Vacation homes, developed camp grounds, lavish lodges, museums and shopping centers are not to be found in Mexico’s Martir. In California, many mountain areas have become populous tourist destinations. Twelve thousand people live in the vicinity of Big Bear Lake, where a local Web site, http://bigbear.us, claims there are more Mexican restaurants per capita than in the average Baja peninsula city. The population at Mammoth Lakes, on the eastern side of the Sierra Nevada Mountain Range, is nearly 8,000 year round. The average cabin in Lake Arrowhead, known locally as the Alps of Southern California, costs more than $200,000.

Another influence on current California forest ecosystem is historical timber harvesting practices. Some 125 years ago, California and Nevada pioneers began logging the eastern Sierra Nevada and the San Jacinto, San Bernardino and Laguna mountains for mining and development.

“In the late 19th century, most of the trees in the eastern Sierra Nevada were used to support silver mining,” Stephens said. “The logging that took place before early Californians understood sustainable timber harvest practices created huge disturbances in the forest ecosystems that still affect those forests today.”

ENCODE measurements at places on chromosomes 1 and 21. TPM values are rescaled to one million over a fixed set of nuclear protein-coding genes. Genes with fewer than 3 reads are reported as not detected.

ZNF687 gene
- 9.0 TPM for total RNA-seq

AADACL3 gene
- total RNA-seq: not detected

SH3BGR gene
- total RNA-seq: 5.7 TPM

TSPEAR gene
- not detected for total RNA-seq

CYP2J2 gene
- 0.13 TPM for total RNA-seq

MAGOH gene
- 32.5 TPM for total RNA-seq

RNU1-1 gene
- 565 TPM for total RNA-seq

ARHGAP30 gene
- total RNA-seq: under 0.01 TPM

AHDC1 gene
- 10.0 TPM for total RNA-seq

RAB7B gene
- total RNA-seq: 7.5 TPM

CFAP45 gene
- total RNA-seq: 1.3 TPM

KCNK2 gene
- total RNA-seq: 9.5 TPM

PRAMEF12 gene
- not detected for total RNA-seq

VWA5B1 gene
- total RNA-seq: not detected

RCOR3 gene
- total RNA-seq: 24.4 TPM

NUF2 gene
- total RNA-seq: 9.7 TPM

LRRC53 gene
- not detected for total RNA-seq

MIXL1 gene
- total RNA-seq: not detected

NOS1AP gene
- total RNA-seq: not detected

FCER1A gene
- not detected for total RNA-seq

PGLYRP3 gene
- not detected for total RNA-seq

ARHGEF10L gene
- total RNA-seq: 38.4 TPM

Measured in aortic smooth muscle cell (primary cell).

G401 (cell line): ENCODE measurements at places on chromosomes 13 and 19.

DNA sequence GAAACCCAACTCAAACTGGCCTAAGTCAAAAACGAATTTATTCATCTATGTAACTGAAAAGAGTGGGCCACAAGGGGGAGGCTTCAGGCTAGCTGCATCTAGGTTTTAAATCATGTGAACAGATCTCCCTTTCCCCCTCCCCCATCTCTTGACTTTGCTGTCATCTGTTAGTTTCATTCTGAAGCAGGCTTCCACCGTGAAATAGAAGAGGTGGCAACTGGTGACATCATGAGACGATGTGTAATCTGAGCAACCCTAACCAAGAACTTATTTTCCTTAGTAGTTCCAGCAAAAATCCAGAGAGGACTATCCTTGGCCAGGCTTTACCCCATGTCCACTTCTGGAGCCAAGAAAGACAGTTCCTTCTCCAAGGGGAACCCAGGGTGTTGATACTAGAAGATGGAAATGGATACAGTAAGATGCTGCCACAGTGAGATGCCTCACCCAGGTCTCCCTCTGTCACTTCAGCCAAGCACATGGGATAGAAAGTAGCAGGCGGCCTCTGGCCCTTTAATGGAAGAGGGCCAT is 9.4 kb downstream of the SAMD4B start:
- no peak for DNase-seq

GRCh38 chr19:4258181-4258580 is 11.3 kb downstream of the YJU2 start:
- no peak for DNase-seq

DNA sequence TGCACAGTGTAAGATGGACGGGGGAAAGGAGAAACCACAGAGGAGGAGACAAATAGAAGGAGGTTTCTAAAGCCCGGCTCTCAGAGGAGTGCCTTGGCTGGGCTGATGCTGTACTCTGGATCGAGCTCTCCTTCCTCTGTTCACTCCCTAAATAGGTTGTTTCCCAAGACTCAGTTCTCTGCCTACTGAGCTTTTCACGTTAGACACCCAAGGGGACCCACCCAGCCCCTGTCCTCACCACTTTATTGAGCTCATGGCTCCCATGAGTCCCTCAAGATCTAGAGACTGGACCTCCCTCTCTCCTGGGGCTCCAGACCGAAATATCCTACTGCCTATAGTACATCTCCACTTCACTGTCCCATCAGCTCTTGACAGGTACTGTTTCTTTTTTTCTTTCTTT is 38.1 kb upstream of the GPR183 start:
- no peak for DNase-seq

Differences are profound

The differences Stephens and his staff have seen in the never-touched and frequently burned Mexican forests compared to California’s fire-suppressed and highly developed forests, Stephens said, are striking.

For example, in the early 2000s, following a few years of drought, the Southern California mountain landscape was dominated by dead trees, which had succumbed to native bark beetle attacks. The Mexican mountains experienced the same drought, but many more trees were able to survive the bark beetle onslaught. Further, in 2003, a 10,000-acre wildfire took place in the Mexican range.

“We’ve been working in that wildfire area,” Stephens said. “Even though the trees were incredibly stressed by drought, less than 4 percent of the over story trees are dying. At the end of the drought in California, even without the fire, many more trees were dead. Martir has resiliency that we don’t see anywhere in California.”